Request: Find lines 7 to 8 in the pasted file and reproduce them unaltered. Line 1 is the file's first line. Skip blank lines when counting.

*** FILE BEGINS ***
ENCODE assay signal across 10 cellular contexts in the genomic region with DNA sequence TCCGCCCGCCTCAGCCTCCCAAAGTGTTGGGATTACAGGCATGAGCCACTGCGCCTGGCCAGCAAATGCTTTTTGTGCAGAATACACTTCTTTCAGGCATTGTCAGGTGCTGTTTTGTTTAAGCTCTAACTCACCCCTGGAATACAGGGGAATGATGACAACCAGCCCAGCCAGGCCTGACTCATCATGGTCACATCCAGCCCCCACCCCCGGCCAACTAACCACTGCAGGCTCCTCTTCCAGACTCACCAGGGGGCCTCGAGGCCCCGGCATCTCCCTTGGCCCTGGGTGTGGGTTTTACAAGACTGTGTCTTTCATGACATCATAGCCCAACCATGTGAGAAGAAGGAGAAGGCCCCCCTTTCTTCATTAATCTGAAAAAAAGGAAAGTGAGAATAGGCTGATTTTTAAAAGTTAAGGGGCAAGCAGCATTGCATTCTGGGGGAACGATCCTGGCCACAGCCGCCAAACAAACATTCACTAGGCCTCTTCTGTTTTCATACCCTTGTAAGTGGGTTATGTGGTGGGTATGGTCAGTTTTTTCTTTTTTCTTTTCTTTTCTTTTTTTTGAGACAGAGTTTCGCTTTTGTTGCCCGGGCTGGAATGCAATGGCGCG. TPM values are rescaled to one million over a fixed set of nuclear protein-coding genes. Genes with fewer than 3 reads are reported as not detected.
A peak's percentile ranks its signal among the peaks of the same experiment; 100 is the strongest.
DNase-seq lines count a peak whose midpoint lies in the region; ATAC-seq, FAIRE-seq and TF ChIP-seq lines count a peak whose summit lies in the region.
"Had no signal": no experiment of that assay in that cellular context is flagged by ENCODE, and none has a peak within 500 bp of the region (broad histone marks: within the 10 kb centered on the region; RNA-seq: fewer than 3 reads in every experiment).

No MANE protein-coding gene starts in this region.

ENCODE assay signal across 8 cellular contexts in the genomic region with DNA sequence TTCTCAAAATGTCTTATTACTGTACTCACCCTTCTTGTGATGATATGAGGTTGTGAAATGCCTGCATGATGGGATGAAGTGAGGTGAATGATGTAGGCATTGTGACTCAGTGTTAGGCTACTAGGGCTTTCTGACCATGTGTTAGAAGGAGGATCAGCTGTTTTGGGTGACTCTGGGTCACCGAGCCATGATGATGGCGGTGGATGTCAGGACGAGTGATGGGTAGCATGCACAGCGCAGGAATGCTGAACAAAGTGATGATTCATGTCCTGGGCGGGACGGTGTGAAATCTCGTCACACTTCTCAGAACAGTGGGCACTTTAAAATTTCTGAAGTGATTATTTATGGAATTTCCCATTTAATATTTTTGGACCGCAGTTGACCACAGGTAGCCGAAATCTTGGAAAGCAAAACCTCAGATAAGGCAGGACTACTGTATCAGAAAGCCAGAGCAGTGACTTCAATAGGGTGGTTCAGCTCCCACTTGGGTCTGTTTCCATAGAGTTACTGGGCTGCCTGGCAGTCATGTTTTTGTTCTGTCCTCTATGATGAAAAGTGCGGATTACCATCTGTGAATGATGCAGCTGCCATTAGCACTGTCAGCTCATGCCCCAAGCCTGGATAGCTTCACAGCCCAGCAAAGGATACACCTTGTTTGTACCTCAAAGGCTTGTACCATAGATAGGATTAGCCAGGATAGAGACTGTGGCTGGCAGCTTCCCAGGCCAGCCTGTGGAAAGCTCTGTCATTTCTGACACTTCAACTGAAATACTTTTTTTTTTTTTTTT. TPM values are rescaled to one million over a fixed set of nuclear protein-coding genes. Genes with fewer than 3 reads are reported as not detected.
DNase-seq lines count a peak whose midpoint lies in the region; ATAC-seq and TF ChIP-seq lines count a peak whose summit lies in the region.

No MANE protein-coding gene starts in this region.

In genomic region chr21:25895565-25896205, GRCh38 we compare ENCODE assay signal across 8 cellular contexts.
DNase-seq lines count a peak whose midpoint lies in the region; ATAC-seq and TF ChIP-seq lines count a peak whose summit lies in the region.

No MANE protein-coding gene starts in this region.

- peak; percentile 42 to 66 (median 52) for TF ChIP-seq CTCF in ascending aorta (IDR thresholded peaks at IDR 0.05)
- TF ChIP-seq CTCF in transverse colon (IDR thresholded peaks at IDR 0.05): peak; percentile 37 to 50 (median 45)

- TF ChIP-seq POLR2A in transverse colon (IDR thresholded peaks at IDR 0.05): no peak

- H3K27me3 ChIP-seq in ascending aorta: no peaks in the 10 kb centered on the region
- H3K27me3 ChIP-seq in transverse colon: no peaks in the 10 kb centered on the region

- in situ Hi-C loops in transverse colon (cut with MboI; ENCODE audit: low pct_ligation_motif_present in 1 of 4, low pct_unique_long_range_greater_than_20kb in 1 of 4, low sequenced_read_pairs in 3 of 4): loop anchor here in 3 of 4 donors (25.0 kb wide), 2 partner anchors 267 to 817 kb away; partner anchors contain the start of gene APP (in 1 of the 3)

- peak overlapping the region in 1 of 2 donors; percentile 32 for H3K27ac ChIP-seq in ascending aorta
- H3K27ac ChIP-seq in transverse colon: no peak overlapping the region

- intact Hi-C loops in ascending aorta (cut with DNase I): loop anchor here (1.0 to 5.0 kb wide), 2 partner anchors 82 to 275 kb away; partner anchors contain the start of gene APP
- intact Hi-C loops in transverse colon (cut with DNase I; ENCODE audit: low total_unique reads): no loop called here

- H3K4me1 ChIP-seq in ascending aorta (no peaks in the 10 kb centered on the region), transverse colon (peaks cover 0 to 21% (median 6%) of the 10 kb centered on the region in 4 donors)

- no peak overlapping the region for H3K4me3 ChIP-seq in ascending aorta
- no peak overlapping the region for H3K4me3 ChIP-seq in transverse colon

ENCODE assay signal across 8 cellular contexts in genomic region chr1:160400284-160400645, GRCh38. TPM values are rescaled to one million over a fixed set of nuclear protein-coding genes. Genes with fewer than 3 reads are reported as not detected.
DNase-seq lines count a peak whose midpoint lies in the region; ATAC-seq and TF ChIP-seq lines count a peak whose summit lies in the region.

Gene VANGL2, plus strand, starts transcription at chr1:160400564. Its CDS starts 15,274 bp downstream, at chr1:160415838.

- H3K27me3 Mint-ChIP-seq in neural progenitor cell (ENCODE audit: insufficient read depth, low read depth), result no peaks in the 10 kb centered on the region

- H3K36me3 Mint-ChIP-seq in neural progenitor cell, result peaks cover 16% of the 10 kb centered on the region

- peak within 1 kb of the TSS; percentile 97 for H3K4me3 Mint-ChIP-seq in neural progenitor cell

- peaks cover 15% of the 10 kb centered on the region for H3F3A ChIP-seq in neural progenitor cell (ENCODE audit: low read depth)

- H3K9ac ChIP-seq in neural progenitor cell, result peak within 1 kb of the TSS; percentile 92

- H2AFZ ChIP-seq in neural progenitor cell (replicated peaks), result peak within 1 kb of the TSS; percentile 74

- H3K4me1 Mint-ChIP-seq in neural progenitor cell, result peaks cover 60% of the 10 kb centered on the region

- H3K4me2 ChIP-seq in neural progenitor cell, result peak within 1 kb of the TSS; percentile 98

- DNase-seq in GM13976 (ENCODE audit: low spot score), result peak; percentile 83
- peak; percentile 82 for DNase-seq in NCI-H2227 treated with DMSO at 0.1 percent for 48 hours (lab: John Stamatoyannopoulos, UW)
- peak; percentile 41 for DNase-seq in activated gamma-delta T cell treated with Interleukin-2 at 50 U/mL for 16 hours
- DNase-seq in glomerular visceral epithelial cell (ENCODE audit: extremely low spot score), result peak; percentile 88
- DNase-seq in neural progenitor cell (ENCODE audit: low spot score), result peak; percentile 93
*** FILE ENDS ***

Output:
DNase-seq lines count a peak whose midpoint lies in the region; ATAC-seq and TF ChIP-seq lines count a peak whose summit lies in the region.

No MANE protein-coding gene starts in this region.